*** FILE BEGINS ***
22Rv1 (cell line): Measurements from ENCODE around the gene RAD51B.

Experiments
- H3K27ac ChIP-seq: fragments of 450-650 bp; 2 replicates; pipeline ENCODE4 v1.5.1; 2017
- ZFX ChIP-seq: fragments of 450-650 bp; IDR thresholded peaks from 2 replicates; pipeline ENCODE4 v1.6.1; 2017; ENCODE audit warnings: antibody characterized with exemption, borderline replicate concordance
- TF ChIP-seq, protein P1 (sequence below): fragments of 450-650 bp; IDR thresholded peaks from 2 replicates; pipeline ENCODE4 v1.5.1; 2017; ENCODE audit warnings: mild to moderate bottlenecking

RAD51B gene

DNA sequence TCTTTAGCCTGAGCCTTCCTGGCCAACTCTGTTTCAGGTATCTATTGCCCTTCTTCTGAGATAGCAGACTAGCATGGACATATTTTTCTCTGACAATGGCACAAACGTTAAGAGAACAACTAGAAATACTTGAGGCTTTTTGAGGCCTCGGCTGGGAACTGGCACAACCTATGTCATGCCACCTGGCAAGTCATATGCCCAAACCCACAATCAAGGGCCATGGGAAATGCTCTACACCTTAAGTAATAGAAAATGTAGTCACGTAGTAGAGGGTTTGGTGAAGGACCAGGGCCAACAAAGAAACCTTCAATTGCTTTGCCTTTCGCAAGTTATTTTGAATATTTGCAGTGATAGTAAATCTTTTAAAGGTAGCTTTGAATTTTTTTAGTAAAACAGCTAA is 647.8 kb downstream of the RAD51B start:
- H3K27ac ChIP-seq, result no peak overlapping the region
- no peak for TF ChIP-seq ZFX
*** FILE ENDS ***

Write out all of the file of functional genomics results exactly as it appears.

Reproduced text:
22Rv1 (cell line): Measurements from ENCODE around the gene RAD51B.

Experiments
- H3K27ac ChIP-seq: fragments of 450-650 bp; 2 replicates; pipeline ENCODE4 v1.5.1; 2017
- ZFX ChIP-seq: fragments of 450-650 bp; IDR thresholded peaks from 2 replicates; pipeline ENCODE4 v1.6.1; 2017; ENCODE audit warnings: antibody characterized with exemption, borderline replicate concordance
- TF ChIP-seq, protein P1 (sequence below): fragments of 450-650 bp; IDR thresholded peaks from 2 replicates; pipeline ENCODE4 v1.5.1; 2017; ENCODE audit warnings: mild to moderate bottlenecking

RAD51B gene

DNA sequence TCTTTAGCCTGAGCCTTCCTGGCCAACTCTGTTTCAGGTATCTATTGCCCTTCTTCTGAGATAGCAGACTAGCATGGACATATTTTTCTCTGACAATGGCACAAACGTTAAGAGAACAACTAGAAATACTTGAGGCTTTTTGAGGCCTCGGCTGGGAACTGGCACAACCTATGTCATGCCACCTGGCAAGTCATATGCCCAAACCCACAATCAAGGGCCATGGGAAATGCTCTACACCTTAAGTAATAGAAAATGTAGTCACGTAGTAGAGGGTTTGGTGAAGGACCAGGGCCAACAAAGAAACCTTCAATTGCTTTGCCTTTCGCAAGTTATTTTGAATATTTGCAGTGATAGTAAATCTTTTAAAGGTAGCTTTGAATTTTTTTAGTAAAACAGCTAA is 647.8 kb downstream of the RAD51B start:
- H3K27ac ChIP-seq, result no peak overlapping the region
- no peak for TF ChIP-seq ZFX